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For a lot of mums, pregnancy is a time where you suddenly become SUPER conscious of everything you put into your body, and suddenly start to question everything from how you should exercise, safe sleeping positions, prenatal vitamins, the list goes on, and it can be extremely confusing! We want to clear up a few exercise myths for expecting Mummas, as well as the WHO recommendations for safe exercise during and immediately post-partum. Lenny Rose Founder and experienced Physio, yogi and fitness trainer Rosie shares her top 5 tips.

Exercise and Pregnancy

Once upon a time, pregnant women were encouraged to be relatively inactive during their pregnancies, and to really take everything with a good dose of easy. Doctors usually recommend not to start anything NEW when you find out that you are pregnant, however this has been modified in recent times with WHO recommending that pregnant women (provided there are no special circumstances or complications), like all healthy adults, should be getting in 60 minutes of movement daily. So if you were sedentary before, we actually want you to start walking daily, swimming or gentle yoga, (with the blessing of your health professional of course). If you are already active, you can continue doing your usual sports/ activities, but may consider reducing the duration and intensity, and being mindful of staying cool and hydrated, as your bub is already inudbated at an extra 1degC, so you don’t want to get too hot or dehydrated. I used to own a hot yoga studio, and whilst we generally recommend to stay away from the heat during pregnancy, for regular/ advanced practitioners we would would recommend students stay away from the heat in the first trimester, and exercise their discretion for the remaining part of the pregnancy, some women continue to feel great if they are used to the heat – many feel uncomfortable and choose not to. I think the lesson is really to listen to your bodies, and make an educated choice after speaking with your managing physician. Other considerations would be impact activity, such as running, which many women wish to continue during their pregnancy. I worked alongside a Sports Doctor for many years, and her approach to running in pregnancy was keeping it easy in intensity, and shorter in duration, and to continue on as long as the individual felt comfortable, provided there weren’t any special circumstances. “Contact” sports such as football/ basketball etc would also be on my “no” list, especially once your bump begins to protrude.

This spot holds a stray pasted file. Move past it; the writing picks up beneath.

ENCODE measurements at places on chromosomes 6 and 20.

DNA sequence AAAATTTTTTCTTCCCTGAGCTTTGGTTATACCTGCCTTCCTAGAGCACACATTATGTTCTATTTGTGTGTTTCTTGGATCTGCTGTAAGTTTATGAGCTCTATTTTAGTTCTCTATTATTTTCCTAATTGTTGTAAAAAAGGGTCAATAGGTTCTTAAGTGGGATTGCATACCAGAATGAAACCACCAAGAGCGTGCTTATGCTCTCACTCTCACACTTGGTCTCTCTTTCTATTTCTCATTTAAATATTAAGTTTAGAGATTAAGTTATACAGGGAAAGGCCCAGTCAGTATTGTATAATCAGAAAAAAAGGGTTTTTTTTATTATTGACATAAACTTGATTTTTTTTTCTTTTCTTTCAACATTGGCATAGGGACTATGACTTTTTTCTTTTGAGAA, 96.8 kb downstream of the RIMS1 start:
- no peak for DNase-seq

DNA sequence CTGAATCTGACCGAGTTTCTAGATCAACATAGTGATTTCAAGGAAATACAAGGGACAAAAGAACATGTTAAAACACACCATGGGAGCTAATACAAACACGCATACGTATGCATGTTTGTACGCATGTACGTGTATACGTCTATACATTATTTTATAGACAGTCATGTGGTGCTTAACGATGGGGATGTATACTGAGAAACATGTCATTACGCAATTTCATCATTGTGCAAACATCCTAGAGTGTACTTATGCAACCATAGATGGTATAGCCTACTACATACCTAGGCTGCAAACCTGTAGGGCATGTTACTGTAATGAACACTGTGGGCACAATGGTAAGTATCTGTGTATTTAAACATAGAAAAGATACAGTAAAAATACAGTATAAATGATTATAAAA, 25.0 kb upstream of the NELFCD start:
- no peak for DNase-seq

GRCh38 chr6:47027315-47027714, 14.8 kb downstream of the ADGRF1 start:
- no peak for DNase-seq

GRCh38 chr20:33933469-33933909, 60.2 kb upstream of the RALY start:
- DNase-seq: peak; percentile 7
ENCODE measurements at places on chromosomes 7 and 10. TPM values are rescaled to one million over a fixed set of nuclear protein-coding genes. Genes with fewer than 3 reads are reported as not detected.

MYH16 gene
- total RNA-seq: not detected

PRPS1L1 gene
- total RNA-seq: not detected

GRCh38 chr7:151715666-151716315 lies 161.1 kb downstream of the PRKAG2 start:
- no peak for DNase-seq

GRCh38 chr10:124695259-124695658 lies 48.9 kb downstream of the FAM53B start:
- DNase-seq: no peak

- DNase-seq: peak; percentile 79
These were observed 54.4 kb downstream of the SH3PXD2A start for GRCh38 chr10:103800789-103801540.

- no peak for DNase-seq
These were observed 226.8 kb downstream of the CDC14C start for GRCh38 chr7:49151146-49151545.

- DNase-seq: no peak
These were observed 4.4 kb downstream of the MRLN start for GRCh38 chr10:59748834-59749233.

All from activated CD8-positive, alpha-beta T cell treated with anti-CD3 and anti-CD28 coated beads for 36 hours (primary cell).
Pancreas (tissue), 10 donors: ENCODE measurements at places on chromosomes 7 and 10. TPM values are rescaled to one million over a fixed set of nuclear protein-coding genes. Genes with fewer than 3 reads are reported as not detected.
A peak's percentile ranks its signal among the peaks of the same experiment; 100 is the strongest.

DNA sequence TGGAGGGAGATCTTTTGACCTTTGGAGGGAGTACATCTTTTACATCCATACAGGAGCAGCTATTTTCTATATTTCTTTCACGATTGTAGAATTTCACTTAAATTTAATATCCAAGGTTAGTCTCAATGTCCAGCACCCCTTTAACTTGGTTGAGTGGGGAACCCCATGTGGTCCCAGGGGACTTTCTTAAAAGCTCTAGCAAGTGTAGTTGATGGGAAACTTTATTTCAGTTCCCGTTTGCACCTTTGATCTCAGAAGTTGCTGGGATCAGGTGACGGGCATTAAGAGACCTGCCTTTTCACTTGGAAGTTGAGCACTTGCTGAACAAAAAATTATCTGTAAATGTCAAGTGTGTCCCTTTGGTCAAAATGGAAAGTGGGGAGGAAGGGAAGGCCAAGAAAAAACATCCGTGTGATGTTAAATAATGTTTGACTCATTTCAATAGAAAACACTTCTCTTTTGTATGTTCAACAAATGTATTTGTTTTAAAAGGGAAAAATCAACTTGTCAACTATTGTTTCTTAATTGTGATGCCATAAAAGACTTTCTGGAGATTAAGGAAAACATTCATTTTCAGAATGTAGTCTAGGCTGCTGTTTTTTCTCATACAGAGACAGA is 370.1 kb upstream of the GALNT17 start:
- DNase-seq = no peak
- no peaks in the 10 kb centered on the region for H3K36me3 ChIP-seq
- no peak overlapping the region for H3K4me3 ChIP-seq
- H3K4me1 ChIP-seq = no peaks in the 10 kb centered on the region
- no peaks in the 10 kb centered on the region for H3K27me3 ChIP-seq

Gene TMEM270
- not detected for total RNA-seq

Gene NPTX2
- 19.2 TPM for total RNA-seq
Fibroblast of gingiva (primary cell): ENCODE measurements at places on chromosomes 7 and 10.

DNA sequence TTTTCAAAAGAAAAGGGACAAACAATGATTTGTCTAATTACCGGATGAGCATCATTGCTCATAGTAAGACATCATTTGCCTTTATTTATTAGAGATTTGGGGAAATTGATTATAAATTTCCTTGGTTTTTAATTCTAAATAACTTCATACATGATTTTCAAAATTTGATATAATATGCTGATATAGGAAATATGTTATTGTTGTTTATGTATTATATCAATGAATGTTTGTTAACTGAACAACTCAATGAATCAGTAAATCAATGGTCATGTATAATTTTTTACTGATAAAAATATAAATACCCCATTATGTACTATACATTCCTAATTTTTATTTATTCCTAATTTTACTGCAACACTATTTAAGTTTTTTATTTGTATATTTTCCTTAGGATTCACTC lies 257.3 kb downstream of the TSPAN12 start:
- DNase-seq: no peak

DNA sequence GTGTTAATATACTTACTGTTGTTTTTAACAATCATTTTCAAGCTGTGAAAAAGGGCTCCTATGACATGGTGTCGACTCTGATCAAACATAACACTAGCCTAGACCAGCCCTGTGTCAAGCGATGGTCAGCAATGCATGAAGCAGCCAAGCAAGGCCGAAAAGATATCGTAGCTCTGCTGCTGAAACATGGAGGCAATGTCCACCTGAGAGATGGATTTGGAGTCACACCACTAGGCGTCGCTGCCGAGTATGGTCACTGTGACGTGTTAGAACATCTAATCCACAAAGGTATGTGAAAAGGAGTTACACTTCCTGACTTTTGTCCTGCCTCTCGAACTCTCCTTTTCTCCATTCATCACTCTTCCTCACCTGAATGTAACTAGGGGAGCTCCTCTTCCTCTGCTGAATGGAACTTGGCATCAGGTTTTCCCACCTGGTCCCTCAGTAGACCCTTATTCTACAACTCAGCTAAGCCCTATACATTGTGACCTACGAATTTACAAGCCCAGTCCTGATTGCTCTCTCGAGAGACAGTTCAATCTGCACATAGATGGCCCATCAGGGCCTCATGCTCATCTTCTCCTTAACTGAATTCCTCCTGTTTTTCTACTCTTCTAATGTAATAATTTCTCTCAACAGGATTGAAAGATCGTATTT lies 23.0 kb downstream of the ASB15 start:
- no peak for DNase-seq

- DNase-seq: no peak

A big consideration for exercise is that our bodies circulate the hormone Relaxin, amongst a myriad of other hormonal changes, which peaks early in pregnancy around 8-10 weeks, settles down in 2nd trimester and then increases again late in pregnancy, allowing for increased laxity of the pelvic and lumbar ligaments, making way for the baby’s descent. This means we need to take care with high impact as well as over stretching, as its much easier to over stretch and cause long term impact on the connective tissue.

Rosie’s TOP 5 ways to move in pregnancy:

  • Walking
  • Swimming
  • Yoga
  • Pilates
  • Strength training